Madame A. Christina Albers
Buddha

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Lumbinī

A garden, where in silver melody
Soft spirit voices whispered amid branches,
Laden with bloom of lavender and pearl,
Where lithe gazelles brouzed upon emerald grasses
And violet bordered brooklets joined their lay,
With carols of soft-throated plumed musicians
While humming birds with topaz wing outspread
Whirled love-charmed round a honey laden lotus.
All, all was peace and spirit harmony.
Here neath a tree, which bore a lightsome burden
Of chrysophrase and lilac-rose-hued love,
There stood a lady, graceful, tall and slender.
The lovelight of her soulful midnight eyes
Outshone in splendour all that garden-beauty,
Held all the mystery of suns and stars.
And the fond branches, deep in worship bending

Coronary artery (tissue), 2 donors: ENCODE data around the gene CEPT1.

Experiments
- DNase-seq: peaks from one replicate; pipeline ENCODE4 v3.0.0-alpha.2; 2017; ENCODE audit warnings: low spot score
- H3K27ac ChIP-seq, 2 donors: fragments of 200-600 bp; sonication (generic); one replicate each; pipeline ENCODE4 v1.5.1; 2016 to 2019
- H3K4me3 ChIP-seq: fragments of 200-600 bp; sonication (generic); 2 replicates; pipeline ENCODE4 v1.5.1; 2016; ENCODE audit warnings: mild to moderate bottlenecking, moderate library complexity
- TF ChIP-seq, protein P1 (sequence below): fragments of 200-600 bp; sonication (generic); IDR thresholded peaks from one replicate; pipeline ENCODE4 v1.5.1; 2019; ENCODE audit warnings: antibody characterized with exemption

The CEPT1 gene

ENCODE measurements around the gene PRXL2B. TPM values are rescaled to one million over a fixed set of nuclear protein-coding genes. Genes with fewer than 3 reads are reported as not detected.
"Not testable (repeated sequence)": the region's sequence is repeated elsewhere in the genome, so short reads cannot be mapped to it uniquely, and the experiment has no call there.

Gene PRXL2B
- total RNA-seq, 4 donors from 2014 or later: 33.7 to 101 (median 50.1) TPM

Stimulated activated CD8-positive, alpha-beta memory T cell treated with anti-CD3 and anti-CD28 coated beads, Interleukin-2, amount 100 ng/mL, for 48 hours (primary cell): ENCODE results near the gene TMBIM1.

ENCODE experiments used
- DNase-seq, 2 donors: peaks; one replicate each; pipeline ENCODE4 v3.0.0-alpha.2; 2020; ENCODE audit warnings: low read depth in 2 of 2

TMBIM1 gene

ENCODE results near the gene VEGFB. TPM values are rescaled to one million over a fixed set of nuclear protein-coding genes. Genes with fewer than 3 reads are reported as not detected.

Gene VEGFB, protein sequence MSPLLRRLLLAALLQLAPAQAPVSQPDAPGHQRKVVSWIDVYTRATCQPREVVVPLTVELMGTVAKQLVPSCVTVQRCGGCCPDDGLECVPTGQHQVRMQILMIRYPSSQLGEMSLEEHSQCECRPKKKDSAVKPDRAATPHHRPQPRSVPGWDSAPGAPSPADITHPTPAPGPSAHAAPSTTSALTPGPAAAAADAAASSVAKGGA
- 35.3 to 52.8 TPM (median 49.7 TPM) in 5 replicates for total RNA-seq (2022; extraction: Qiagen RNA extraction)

Formed over her a shading canopy.
And on her form, in mellifluous showers
Rained fragrant bloom of lilac and of rose,
While neath her feet gold waves of flowers burgeoned.
And stood the Queen erect in majesty;
Nor felt a pang or pain that holy moment.
Thus came He forth, Buddha, the holy child.
But could the world not hold her; her life's mission
Being fulfilled, upon the seventh day
That marked the advent of the Heaven hero
Queen Māyā closed her eyes to earthly scenes.
The infant Prince received the name, Siddhārtha,
His mother's sister took Him in her care.
Upon the child's form were the signs of Lordship
Which marked Him Master over men and gods.
And wondrous things foretold divining sages:
He would leave home and wander lonely forth
To find the path that leads unto salvation
For men and gods and for all living kind.
Which hearing, King Śuddhodana, the father
Felt sore at heart, sought to outgo stern fate.
Gave orders that before the Prince be uttered,
As he grew up, no single word of woe.
He should not know that in the world is sorrow.
For him was but the happiness of life,
Built gorgeous palaces and pleasure gardens
Where the young Prince should spend His childhood's days.